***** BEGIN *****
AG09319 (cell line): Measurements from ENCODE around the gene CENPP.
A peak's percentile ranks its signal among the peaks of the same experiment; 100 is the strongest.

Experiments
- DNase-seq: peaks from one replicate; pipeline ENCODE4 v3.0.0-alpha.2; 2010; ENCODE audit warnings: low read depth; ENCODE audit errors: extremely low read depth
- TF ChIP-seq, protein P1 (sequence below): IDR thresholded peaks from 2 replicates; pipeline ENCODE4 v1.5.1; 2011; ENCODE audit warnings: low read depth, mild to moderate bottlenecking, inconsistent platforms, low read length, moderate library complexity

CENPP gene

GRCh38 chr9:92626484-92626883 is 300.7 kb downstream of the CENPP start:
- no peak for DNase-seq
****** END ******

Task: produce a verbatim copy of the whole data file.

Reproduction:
AG09319 (cell line): Measurements from ENCODE around the gene CENPP.
A peak's percentile ranks its signal among the peaks of the same experiment; 100 is the strongest.

Experiments
- DNase-seq: peaks from one replicate; pipeline ENCODE4 v3.0.0-alpha.2; 2010; ENCODE audit warnings: low read depth; ENCODE audit errors: extremely low read depth
- TF ChIP-seq, protein P1 (sequence below): IDR thresholded peaks from 2 replicates; pipeline ENCODE4 v1.5.1; 2011; ENCODE audit warnings: low read depth, mild to moderate bottlenecking, inconsistent platforms, low read length, moderate library complexity

CENPP gene

GRCh38 chr9:92626484-92626883 is 300.7 kb downstream of the CENPP start:
- no peak for DNase-seq